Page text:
A scrutiny of all the EAC member states will show that there is a thriving entrepreneurial Somali diaspora population in all their economies. If indeed the EAC is keen to realise its idea of the bloc being a people-centred community as opposed to being a club of elites, then a look at the spread of Somali diaspora investment in the region would be a start. With an immense entrepreneurial diaspora, Somalia’s admission will increase trading opportunities in the region.
Second, Somalia’s 3,000 km of coastline (the longest in Africa) will give the partner states access to the Indian Ocean corridor to the Gulf of Aden. The governments of the EAC partner states consider the Indian Ocean to be a key strategic and economic theatre for their regional economic interests. Therefore, a secure and stable Somali coastline is central to the region’s maritime trade opportunities.
Despite possessing such a vast maritime resource, the continued insecurity in Somalia has limited the benefits that could accrue from it. The problem of piracy is one example that shows that continued lawlessness along the Somali coast presents a huge risk for all the states that rely on it in the region.
The importance of the maritime domain and the Indian Ocean has seen Kenya and Somalia square it out at the International Court of Justice over a maritime border dispute.
Omar Mahmood of the International Crisis Group said that ”Somalia joining the EAC then might present an opportunity to discuss deeper cooperation frameworks within the bloc, including around the Kenya-Somalia maritime dispute. The environment was not as conducive to collaboration before, and perhaps it explains why the ICJ came in. Integrating into the EAC potentially offers an opportunity to de-escalate any remaining tensions and in turn, focus on developing mechanisms that can be beneficial for the region.”
Nasong’o Muliro, a foreign policy and security specialist in the region, said: “The East African states along the East African coast are looking for opportunities to play a greater role in the maritime security to the Gulf of Aden. Therefore, Somalia joining the EAC bloc will allow them to have a greater say.”
Third, Somalia’s membership of the Arab League means that there is a strong geopolitical interest from Gulf states like Saudi Arabia, Qatar and the United Arab Emirates. However, Somalia stands to gain more in the long-term by joining the EAC rather than being under the control of the Gulf states and, to a large extent, Turkey. This is because, historically, competing interests among the Gulf states have contributed to the further balkanisation of Somalia by some members supporting breakaway regions.
On the other hand, the EAC offers a safer option that will respect Somalia’s territorial integrity. Furthermore, EAC partner states have stood in solidarity with Somalia during the difficult times of the civil conflict, unlike the Gulf states. The majority of the troop-contributing countries for the African Union Mission to Somalia came from the EAC partner states of Uganda, Kenya and Burundi. Despite having a strategic interest in Somalia, none of the Gulf states contributed troops to the mission. Therefore, with the expected drawdown of the ATMIS force in Somalia, the burden could fall on the EAC to fill in the vacuum. Building on the experience of deploying in the Eastern Democratic Republic of Congo, it is highly likely that it could be called upon to do the same in Somalia when ATMIS exits by 2024.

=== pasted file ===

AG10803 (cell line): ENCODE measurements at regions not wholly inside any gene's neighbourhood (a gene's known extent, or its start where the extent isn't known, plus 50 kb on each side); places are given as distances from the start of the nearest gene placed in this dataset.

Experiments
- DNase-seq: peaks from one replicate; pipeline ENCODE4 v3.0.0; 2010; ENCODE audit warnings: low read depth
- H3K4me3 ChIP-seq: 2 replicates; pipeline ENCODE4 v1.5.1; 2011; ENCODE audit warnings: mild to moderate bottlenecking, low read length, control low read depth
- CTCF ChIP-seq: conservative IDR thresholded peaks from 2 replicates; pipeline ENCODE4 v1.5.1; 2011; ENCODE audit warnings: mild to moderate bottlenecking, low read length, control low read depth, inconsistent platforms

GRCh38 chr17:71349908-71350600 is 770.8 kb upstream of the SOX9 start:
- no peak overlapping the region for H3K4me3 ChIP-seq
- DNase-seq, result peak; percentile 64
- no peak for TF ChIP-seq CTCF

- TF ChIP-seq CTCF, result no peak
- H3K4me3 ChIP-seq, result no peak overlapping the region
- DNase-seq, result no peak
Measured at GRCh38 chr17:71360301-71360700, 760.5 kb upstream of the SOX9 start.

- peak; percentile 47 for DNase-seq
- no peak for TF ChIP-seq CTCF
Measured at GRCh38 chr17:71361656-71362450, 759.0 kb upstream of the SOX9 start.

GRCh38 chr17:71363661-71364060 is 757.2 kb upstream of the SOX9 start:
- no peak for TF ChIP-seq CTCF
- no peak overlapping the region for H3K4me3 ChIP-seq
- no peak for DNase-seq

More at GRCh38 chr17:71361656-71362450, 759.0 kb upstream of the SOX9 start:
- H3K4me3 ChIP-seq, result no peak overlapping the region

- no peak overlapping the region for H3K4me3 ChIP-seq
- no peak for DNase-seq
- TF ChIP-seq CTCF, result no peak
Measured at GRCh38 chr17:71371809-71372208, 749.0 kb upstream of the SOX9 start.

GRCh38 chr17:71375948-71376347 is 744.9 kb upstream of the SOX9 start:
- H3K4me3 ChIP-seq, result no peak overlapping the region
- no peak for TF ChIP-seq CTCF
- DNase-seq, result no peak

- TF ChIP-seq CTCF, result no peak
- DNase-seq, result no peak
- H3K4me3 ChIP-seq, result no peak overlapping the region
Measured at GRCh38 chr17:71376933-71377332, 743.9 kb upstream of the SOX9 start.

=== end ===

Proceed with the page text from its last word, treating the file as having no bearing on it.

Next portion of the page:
The presence of the Al Shabaab group in Somalia is an albatross around its neck such that the country cannot be admitted into the EAC without factoring in the risks posed by the group.
According to a report by the International Crisis Group, the government of Somalia must move to consolidate these gains – especially in central Somalia – as it continues with its offensive in other regions. However, Somalia may not prevail over the Al Shabaab on its own; it may require a regional effort and perhaps this is the rationale some policymakers within the EAC have envisioned. If the EAC can offer assurances to Somalia’s fledgling security situation, then a collective security strategy from the bloc might be of significance.
Somalia’s admission comes with risks too. Kenya and Uganda have in the past experienced attacks perpetrated by Al Shabaab and, therefore, opening up their borders to Somalia is seen as a huge risk for these countries. The spillover effect of the group’s activities creates a lot of discomfort among EAC citizens, in particular those who believe that the region remains vulnerable to Al Shabaab attacks.
If the EAC can offer assurances to Somalia’s fledgling security situation, then a collective security strategy from the bloc might be of significance.
The EAC Treaty criteria under which a new member state may be admitted into the community include – but are not limited to – observance and practice of the principles of good governance, democracy and the rule of law. Critics believe that Somalia fulfils only one key requirement to be admitted to the bloc – sharing a border with an EAC partner state, namely, Kenya. On paper, it seems to be the least prepared when it comes to fulfilling the other requirements. The security situation remains fragile and the economy cannot support the annual payment obligations to the community.